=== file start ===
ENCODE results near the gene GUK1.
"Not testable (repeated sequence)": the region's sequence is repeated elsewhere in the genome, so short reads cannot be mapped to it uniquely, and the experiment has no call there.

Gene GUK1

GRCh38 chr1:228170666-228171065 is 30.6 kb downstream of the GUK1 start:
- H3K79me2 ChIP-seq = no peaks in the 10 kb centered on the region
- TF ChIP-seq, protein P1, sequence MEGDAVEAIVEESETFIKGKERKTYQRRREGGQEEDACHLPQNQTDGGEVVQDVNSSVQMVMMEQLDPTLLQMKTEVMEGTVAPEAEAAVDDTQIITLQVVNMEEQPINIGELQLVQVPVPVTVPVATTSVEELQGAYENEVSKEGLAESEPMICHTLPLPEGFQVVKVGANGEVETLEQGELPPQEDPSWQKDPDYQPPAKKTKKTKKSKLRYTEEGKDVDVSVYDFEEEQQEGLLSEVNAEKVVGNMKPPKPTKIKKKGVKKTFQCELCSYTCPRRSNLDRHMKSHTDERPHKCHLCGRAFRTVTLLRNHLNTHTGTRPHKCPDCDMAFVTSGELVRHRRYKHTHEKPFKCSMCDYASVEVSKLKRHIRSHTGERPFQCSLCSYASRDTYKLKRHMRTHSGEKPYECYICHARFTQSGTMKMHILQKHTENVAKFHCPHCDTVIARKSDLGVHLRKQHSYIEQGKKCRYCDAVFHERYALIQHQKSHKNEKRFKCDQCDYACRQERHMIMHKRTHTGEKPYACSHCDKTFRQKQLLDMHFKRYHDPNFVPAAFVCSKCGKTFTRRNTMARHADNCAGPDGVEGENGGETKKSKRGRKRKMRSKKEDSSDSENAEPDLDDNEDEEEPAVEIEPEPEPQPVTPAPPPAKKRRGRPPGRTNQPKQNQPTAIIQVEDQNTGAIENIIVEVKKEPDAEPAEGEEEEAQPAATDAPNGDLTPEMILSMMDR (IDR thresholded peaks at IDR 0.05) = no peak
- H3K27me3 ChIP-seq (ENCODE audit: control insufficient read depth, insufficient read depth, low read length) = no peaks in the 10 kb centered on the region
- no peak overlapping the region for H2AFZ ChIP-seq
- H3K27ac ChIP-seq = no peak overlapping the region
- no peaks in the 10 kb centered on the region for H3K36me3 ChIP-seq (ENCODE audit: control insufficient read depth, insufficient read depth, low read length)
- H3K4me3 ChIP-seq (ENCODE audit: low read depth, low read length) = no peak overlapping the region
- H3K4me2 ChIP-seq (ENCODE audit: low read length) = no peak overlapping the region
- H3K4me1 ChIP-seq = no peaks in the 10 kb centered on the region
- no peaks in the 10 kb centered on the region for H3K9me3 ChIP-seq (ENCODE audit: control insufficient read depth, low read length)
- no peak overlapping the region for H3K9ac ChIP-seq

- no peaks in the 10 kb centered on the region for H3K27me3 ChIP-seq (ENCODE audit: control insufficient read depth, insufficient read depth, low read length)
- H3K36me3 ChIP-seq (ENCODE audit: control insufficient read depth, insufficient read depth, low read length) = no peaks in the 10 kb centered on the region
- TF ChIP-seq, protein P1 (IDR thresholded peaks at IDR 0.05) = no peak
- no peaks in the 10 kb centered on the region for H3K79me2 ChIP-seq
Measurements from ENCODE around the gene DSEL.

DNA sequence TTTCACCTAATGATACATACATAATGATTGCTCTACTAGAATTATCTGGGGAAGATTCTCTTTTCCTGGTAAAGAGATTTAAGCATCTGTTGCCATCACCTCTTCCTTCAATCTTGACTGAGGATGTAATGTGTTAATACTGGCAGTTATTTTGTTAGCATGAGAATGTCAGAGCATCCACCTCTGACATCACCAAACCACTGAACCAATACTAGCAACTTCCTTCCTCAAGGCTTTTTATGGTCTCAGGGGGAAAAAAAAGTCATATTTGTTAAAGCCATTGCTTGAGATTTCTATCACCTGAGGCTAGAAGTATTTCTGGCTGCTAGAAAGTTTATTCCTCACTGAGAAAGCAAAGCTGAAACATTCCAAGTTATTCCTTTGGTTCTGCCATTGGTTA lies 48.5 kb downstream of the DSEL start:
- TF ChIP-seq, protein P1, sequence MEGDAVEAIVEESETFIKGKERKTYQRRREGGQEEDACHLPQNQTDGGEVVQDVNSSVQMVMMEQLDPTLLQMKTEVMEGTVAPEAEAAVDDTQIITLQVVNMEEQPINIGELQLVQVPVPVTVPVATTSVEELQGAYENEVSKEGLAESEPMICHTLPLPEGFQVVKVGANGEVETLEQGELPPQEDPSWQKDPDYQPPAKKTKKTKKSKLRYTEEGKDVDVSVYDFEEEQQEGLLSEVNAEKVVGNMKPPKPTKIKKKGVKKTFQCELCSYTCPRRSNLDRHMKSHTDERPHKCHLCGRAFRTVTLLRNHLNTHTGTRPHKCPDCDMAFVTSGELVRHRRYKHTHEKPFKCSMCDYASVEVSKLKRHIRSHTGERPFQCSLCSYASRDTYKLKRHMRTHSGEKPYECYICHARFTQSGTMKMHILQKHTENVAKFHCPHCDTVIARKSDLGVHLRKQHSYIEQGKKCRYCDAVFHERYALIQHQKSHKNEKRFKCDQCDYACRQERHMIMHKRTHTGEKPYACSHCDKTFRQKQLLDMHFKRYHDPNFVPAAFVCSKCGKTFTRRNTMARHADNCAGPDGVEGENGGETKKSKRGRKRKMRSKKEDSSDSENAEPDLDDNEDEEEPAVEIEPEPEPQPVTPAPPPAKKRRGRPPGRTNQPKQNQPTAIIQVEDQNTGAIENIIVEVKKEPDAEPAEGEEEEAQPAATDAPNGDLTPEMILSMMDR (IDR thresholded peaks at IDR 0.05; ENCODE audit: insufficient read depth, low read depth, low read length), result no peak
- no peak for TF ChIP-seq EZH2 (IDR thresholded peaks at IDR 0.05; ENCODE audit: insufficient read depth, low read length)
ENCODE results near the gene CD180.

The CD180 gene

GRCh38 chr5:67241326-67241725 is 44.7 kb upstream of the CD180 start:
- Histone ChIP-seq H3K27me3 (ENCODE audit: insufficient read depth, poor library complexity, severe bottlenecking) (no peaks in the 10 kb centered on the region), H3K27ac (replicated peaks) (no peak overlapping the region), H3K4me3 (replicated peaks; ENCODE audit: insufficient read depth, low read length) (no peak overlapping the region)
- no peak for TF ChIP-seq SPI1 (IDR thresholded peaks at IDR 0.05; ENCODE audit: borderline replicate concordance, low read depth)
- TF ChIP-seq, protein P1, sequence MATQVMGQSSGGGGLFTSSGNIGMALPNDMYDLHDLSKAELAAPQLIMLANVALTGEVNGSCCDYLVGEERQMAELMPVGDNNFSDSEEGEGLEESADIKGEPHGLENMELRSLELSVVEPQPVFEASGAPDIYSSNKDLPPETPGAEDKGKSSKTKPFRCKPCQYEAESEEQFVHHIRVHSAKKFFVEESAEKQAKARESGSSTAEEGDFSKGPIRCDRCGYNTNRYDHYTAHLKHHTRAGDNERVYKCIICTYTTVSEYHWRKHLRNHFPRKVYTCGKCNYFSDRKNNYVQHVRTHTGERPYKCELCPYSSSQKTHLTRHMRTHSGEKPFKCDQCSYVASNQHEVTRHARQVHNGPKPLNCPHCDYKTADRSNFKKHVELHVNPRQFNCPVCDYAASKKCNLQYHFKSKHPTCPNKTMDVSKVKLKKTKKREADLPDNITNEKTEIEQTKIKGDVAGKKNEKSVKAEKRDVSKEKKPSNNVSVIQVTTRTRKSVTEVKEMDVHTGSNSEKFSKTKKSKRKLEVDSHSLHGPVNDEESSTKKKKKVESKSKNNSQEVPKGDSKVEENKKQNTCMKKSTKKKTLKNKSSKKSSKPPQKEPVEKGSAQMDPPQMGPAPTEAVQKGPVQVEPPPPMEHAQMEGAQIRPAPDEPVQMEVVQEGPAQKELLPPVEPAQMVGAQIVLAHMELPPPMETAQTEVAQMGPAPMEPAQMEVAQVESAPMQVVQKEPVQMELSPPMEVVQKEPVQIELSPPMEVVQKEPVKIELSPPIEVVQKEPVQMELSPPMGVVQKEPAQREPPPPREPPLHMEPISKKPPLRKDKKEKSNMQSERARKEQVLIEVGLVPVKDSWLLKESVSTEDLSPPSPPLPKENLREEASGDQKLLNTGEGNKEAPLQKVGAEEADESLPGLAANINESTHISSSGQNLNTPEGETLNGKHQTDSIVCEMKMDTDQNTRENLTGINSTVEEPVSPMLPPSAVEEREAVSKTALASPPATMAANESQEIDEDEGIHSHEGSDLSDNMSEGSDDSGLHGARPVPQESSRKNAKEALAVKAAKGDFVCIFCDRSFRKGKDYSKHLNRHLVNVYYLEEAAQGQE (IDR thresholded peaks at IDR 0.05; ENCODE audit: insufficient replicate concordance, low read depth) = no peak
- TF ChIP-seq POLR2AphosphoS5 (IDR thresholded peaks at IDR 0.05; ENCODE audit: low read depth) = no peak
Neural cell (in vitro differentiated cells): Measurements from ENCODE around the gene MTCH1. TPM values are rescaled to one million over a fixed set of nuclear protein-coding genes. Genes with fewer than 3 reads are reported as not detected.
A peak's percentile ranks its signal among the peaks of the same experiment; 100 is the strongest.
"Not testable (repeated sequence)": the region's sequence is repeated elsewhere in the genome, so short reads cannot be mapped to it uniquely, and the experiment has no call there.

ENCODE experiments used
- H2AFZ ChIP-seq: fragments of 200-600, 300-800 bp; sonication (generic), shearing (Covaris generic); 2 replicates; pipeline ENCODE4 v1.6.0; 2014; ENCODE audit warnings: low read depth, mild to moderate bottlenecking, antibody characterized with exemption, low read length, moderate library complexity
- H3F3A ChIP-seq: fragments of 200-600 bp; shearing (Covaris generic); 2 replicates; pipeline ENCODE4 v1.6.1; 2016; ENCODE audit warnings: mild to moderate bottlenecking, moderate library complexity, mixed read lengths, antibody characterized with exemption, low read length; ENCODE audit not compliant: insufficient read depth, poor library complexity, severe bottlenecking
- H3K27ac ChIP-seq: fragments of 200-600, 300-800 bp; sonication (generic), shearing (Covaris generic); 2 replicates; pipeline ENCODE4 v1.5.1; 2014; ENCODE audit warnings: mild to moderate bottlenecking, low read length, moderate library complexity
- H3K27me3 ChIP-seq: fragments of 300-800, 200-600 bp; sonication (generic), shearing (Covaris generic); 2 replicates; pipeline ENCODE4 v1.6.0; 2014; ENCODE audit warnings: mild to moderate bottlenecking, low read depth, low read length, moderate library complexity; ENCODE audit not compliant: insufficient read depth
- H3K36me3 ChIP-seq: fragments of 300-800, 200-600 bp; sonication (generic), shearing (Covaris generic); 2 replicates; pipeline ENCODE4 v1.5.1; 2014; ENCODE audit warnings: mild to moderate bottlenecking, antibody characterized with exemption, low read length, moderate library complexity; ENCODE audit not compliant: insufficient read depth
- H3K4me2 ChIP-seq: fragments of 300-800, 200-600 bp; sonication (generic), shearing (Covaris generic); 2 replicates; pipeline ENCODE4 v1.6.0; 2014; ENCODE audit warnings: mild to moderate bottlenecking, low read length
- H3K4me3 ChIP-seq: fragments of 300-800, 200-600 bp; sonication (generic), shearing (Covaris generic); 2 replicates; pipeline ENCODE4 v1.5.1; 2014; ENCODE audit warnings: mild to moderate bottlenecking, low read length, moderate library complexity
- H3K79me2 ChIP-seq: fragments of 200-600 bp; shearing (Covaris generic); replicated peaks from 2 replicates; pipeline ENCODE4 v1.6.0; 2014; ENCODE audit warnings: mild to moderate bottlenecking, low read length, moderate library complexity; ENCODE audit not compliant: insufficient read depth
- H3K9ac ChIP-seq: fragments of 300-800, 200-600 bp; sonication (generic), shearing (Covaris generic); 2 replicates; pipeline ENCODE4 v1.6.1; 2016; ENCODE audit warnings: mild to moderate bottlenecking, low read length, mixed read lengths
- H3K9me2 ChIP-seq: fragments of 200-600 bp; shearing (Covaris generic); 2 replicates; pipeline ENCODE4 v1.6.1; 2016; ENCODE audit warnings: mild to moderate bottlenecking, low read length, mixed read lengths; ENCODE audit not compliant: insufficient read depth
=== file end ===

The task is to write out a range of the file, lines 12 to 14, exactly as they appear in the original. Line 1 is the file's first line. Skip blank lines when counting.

- H3K4me2 ChIP-seq (ENCODE audit: low read length) = no peak overlapping the region
- H3K4me1 ChIP-seq = no peaks in the 10 kb centered on the region
- no peaks in the 10 kb centered on the region for H3K9me3 ChIP-seq (ENCODE audit: control insufficient read depth, low read length)